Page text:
Coronary heart disease refers to a narrowing of the coronary arteries, the blood vessels that supply oxygen and blood to the heart. It is also known as coronary artery disease. It is a major cause of illness and death.
Coronary heart disease (CHD) normally happens when cholesterol accumulates on the artery walls, creating plaques. The arteries narrow, reducing blood flow to the heart. Sometimes, a clot can obstruct the flow of blood to the heart muscle.
CHD commonly causes angina pectoris (chest pain), shortness of breath, myocardial infarction, or heart attack. It is the most common type of heart disease in the United States, where it accounts for 370,000 deaths every year.
Fast facts on coronary heart disease:
Coronary heart disease accounted for 23.5 percent of all deaths in the U.S. in 2008.
According to the Centers for Disease Control and Prevention (CDC), about 735,000 Americans have a heart attack each year.
Warning signs and symptoms include chest pain or discomfort and shortness of breath.
Examples of coronary heart disease include angina and heart attack.
What is coronary heart disease?
Coronary heart disease is one of the leading causes of death in the United States.
The heart is a muscle, about the same size as an adult human fist. Blood is pumped from the heart to the lungs, where it collects oxygen. This oxygen-rich blood is then pumped back to the heart and then to organs throughout the body through arteries.
The blood then returns to the heart through the veins and is pumped to the lungs again. This is called circulation.
Coronary arteries are the heart’s network of blood vessels. They exist on the surface of the heart, and they supply the heart muscle with oxygen. If the coronary arteries narrow, the supply of oxygen-rich blood to the heart may become too low, especially during physical activity.
At first, this reduction in blood flow may not produce any symptoms, but as fatty deposits, or plaques, build up in the coronary arteries, signs and symptoms may emerge.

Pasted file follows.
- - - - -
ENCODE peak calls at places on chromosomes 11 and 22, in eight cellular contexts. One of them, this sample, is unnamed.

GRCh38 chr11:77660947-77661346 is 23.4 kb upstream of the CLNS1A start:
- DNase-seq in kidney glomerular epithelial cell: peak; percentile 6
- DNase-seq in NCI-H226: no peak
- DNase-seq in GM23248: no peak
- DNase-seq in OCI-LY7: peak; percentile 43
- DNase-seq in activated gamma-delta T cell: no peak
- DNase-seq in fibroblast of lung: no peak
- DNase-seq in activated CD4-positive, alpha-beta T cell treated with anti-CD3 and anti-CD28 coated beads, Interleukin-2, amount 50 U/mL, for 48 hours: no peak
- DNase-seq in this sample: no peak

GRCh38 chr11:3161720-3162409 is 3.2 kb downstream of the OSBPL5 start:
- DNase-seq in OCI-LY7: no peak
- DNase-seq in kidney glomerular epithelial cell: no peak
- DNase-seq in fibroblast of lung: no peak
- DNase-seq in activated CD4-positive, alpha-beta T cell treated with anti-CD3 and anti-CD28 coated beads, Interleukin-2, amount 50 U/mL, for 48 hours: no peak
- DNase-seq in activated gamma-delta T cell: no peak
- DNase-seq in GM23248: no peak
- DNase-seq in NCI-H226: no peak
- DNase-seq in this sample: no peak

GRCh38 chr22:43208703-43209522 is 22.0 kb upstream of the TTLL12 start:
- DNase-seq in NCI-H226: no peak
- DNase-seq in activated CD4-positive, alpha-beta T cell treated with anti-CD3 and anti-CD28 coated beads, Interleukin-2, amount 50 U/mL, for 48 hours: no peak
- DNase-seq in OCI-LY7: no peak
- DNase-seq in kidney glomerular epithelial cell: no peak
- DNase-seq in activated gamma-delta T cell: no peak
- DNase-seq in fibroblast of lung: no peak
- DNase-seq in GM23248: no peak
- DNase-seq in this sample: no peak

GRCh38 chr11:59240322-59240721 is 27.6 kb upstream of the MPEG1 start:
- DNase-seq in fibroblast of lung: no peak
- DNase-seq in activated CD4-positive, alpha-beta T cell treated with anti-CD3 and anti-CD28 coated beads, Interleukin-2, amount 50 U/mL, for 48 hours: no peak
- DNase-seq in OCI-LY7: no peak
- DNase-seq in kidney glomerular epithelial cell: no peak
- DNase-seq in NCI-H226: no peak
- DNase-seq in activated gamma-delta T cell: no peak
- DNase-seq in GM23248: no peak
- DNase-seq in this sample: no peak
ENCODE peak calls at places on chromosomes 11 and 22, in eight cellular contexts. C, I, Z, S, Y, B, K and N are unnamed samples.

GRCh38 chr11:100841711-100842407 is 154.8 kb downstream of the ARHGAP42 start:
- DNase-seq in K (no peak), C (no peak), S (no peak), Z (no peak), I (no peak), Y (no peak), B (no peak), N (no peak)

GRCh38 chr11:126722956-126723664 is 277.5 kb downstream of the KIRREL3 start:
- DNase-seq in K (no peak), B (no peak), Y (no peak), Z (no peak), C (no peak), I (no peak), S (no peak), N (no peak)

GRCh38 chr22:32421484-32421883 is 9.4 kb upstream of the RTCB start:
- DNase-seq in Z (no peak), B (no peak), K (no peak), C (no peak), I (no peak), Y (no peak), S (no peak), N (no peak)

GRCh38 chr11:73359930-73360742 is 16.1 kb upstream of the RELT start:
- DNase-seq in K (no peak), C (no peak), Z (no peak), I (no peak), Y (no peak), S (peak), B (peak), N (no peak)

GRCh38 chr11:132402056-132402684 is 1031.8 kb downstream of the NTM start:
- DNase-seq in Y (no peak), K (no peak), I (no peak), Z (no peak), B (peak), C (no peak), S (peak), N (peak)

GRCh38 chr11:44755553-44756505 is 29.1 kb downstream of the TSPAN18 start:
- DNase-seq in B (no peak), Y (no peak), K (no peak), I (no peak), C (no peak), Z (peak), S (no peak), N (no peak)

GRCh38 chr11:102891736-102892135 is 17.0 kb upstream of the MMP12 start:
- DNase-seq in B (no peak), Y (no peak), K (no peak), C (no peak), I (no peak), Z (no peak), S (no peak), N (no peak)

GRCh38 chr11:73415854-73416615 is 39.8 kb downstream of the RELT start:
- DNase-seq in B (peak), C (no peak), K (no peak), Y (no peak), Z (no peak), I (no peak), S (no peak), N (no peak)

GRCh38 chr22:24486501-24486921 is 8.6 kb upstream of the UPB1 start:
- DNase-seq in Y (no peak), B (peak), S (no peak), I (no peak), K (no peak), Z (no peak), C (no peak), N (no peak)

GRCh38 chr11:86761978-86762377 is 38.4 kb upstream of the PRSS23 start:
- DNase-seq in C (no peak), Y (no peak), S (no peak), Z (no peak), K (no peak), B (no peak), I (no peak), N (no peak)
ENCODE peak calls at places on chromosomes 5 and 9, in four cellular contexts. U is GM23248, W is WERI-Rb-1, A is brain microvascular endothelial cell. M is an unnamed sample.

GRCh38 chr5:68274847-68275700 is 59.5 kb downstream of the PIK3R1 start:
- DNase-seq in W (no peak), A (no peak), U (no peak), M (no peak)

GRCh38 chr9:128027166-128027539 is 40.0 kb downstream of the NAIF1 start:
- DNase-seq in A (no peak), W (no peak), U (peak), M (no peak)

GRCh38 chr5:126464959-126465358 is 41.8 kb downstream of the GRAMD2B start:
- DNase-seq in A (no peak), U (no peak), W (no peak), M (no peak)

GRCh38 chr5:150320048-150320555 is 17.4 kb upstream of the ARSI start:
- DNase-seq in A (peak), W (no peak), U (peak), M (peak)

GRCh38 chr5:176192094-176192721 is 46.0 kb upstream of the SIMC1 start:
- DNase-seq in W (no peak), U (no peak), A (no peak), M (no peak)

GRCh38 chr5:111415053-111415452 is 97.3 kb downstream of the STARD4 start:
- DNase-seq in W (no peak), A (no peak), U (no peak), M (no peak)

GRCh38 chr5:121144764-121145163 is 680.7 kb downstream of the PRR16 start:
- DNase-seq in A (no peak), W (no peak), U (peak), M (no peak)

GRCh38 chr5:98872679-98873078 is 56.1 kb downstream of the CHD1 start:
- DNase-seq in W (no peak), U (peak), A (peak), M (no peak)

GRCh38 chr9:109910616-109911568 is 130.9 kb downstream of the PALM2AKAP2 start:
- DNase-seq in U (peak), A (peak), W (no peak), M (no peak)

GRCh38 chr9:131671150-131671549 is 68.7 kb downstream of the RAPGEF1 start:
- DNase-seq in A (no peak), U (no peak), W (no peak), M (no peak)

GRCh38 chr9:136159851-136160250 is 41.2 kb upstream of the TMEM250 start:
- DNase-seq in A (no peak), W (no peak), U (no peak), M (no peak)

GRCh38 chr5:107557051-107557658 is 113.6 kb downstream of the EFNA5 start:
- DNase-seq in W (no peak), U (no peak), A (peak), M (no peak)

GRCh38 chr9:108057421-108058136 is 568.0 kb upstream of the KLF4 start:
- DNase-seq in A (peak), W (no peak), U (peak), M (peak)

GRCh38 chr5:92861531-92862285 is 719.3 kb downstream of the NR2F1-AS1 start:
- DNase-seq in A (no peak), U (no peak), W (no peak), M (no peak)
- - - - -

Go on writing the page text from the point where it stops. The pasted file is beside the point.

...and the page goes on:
CHD is believed to start with injury or damage to the inner layer of a coronary artery.
This damage causes fatty plaque deposits to build up at the site of the injury. These deposits consist of cholesterol and other cellular waste products. The accumulation is called atherosclerosis.
If pieces break off or rupture, platelets will clump in the area, attempting to repair the blood vessel. This clump can block the artery, reducing or blocking blood flow, and leading to a heart attack.
Below is a 3-D model of CHD, which is fully interactive.
Explore the model using your mouse pad or touchscreen to understand more about CHD.
The following are symptoms of angina:
Chest pain: People describe it as a squeezing, pressure, heaviness, tightening, burning, or aching across the chest. It usually starts behind the breastbone. The pain often spreads to the neck, jaw, arms, shoulders, throat, back, or even the teeth.
Related symptoms: Other symptoms include indigestion, heartburn, weakness, sweating, nausea, cramping, and shortness of breath.
There are several main types of angina:
Stable angina: The discomfort may last for a short period of time, and it may feel like gas or indigestion. It happens when the heart is working harder than usual, such as during exercise. It has a regular pattern. It can happen over months or years. Rest or medication can relieve symptoms.
Unstable angina: This is often caused by blood clots in the coronary artery. It occurs at rest, it is surprising, it lasts longer, and it may worsen over time.
Variant angina: This type occurs at rest, and it is usually severe. It happens when there is a spasm in an artery that causes it to tighten and narrow, disrupting blood supply to the heart. Triggers include exposure to cold, stress, medicines, smoking, or cocaine use.
Shortness of breath (dyspnea)
CHD can lead to shortness of breath. If the heart and other organs are getting too little oxygen, the patient may start panting. Any exertion may be very tiring.
Heart attack, or myocardial infarction, happens when the heart muscle does not have enough blood, and therefore oxygen. The muscle dies, and a heart attack occurs.
A heart attack commonly occurs when a blood clot develops from a plaque in one of the coronary arteries. The clot, if it is big enough, can stop the supply of blood to the heart. The blood clot is known as coronary thrombosis.